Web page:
Convergent muscles are broad on one end, with fibers converging and narrowing on the other, like with the pectoralis major.

Circular muscles will surround the body’s external openings in what is known as sphincters.

Some common definitions and arrangements:

  • Parallel muscles run parallel to the axis of the muscle.
  • Pennate muscles have fascicles that attach diagonally.
  • Penniform muscles are muscle fibers that will run diagonally around the tendon.
  • The unipennate muscle extends from one side of a central tendon.
  • The bipennate muscle extends from both sides of a central tendon.
  • Multipennate muscle fibers extend from both sides of multiple central tendons.

Muscle Actions

Three types of muscle actions are possible: concentric, eccentric, and isometric.

Concentric muscle actions are when the muscle shortens as it produces tension and it is overcoming resistance.

Eccentric muscle action is when a muscle is lengthening as it produces tension, and the resistance is not being overcome.

Isometric muscle action is when there is no change in muscle length as it produces tension.

There is a built-in mechanism to amplify concentric contractions, which is known as the stretch-shortening cycle.

The Skeletal System

This is the last major organ system, and it is used for the structure and support of the human body. The human body has around 206 bones.

The bones give a framework that allows for the attachment of muscle tissue, which generates joint movement required for locomotion.

The bones will gain and lose density depending on many factors like age, activity, and nutrition.

The Axial Skeleton

The skeleton is divided into two parts; this is the first of them.

The axial skeleton has about 80 bones, including the skull, spine, and ribs.

The Appendicular Skeleton

This is the second division of the skeletal system.

There are a total of 126 bones in the appendicular skeleton. These bones include the bones of the shoulder girdle, pelvic girdle, and limbs.

Categories and Functions of Bones

Flat bones are used to protect the internal organs and provide a great amount of surface area for muscles to attach.

Short bones are the ones that are more cube-like and provide stability and a limited level of movement.

Long bones support body weight and facilitate movement. These bones will be longer than they are wide.

Sesamoid bones are smaller, rounder bones, and they are found in the joints and within tendons. They are used for reinforcement and protection of tendons from stresses.

Irregular bones are there to serve many purposes, like protecting vital organs.

Bone Structure

Bone comprises 50 – 70 percent minerals, 20 – 40 percent organic matrix, 5 – 10 percent water, and less than 3 percent lipids.

Bone is structured so that it may provide support and protection and also store calcium and bone marrow.

Bone Formation

This is a constant process. Old bone is constantly being replaced with newer bone.

This happens through the process of osteogenesis.

Wolff’s law states that bone adaptation will occur and be based on the different loads placed on it. Strength training will help to build stronger bones, essentially.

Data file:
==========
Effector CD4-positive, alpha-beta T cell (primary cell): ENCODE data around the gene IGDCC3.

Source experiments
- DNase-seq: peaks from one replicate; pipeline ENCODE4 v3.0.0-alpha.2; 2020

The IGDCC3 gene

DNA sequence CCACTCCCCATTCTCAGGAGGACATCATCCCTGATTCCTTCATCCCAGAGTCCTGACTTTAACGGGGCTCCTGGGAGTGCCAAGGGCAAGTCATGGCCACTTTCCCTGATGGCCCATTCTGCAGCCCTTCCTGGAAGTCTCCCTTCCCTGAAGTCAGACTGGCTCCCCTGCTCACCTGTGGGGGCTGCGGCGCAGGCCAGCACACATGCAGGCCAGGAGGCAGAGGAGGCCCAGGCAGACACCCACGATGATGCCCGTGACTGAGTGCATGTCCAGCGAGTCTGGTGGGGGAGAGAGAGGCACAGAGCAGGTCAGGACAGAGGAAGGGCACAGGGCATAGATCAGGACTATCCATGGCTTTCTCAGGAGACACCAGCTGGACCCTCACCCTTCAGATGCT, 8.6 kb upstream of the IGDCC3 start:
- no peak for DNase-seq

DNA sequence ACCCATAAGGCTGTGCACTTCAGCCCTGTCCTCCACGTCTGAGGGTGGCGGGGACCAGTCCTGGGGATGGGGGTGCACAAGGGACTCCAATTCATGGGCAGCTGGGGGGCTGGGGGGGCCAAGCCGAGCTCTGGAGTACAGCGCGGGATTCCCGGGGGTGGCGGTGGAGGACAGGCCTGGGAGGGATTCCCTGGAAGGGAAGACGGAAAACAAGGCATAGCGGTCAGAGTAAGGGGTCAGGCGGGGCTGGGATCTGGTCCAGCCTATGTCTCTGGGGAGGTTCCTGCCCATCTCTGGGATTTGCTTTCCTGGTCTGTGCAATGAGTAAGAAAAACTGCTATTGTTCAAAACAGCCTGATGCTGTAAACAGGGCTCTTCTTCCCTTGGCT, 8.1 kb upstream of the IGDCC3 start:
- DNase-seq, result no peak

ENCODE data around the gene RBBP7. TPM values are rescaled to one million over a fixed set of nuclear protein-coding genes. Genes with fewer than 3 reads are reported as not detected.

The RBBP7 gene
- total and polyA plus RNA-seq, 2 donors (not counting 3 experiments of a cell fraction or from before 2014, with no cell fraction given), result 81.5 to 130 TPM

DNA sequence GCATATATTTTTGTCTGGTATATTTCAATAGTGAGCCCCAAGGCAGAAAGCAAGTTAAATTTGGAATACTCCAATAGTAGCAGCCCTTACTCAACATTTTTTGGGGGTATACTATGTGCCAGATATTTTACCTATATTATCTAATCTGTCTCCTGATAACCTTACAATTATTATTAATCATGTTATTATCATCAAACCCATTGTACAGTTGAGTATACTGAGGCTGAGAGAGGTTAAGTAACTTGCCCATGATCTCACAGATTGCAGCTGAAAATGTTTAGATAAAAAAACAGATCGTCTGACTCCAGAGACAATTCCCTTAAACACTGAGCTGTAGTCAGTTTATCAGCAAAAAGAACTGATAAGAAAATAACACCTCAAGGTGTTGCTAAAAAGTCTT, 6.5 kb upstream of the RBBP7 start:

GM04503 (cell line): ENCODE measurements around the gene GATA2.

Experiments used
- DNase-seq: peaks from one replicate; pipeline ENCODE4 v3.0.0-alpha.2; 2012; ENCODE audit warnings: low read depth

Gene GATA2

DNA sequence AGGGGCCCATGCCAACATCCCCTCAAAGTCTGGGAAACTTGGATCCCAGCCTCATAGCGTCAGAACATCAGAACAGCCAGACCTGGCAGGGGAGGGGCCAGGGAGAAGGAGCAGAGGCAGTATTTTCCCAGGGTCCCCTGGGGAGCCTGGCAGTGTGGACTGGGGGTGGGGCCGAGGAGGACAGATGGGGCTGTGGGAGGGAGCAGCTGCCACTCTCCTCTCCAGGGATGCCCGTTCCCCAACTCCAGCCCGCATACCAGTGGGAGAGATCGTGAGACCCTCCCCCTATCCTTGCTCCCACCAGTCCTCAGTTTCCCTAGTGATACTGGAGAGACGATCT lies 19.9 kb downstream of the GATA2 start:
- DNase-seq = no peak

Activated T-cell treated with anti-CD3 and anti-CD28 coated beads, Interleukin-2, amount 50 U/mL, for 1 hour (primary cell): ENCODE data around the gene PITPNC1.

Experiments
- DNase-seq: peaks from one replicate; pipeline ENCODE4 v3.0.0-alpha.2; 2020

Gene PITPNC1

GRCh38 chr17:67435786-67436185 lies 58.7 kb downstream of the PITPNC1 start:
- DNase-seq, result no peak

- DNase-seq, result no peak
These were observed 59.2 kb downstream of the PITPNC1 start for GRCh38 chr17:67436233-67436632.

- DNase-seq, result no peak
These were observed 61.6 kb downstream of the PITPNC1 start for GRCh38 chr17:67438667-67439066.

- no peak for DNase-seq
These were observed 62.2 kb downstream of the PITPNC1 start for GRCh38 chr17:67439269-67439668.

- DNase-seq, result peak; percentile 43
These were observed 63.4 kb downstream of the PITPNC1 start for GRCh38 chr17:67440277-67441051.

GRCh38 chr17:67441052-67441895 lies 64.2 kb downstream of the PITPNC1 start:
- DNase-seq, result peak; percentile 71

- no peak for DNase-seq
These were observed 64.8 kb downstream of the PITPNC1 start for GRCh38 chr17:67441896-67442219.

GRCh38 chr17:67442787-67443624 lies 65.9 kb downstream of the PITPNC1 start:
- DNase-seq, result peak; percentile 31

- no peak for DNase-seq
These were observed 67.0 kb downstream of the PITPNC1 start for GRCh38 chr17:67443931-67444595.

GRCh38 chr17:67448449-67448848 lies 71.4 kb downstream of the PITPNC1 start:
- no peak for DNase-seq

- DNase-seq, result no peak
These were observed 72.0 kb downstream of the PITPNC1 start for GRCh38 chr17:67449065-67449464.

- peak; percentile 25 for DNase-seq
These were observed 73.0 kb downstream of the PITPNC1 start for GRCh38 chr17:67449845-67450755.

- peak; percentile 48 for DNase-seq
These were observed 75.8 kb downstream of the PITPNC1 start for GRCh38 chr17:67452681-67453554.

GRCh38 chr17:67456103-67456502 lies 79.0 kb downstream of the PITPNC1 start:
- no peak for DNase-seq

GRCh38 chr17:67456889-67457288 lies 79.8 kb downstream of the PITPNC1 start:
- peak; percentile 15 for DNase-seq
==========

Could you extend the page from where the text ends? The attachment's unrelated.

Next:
Joints In The Human Body

Joints are the articulation point between two bones. The joints in the body are what allow movement actually to occur.

Fibrous joints are joints with fibrous connective tissue joining two bones that allow for a little movement.

Fibrous joints can be structures, syndesmoses, and gomphosis joints.

Cartilaginous joints ate joined by fibrocartilage, which is the strongest form of cartilage, or hyaline cartilage, which is softer and more widespread.

Fibrous joints, like epiphyseal growth plates, can be primary, like intervertebral discs, or secondary.

Synovial joints are the most common and movable joints. They are also known as diarthrodial joints.

These joints are filled with synovial fluid, which reduces friction and forms a film over the joint surfaces.

Joint Classifications

Ball-and-socket joints are the joints that allow for a wide range of movement in many directions.

Saddle joints are like ball-and-socket joints but do not allow for rotation.

Hinge joints will allow for wide movements, but only in one plane.

Gliding joints are where two flat bones press up to one another.

Pivot joints are going to rotate around a long axis.

Condyloid joints will allow two directions of movement, with one direction being great and one being lesser.

Tendons

Tendons connect the muscle to bone and serve as a mechanical bridge to transmit force created through the contraction of muscles.

Tendons are strong, mostly inflexible, and can withstand great force without injury.

Ligaments

These are the tough bands of collagen and elastin connecting bone to bone, which form joints. These help to prevent excessive movement in a joint which may cause damage,

There are extrinsic ligaments, intrinsic ligaments, and capsular ligaments.

The knee is one of the only joints with all types of ligaments.

Cartilage

Cartilage resists compressive forces, makes bones resilient, and offers support and flexibility in some areas.

Articular cartilage is a connective tissue that covers the end of long bones and provides smooth contact between bones.

Hyaline cartilage is the deformable but elastic type. It is found in the nose, trachea, larynx, bronchi, and ends of the ribs.

Fibrocartilage is the tough tissue found in the intervertebral discs and insertions of tendons and ligaments.

Elastic cartilage is the most pliable type, and it gives shape to the external ear, an auditory tube of the middle ear, and the epiglottis.

ISSA Chapter 3: Movement Systems 6
ISSA Chapter 3: Movement Systems 7
ISSA Chapter 3: Movement Systems 8
Tyler Read - Certified Personal Trainer with PTPioneer

Tyler Read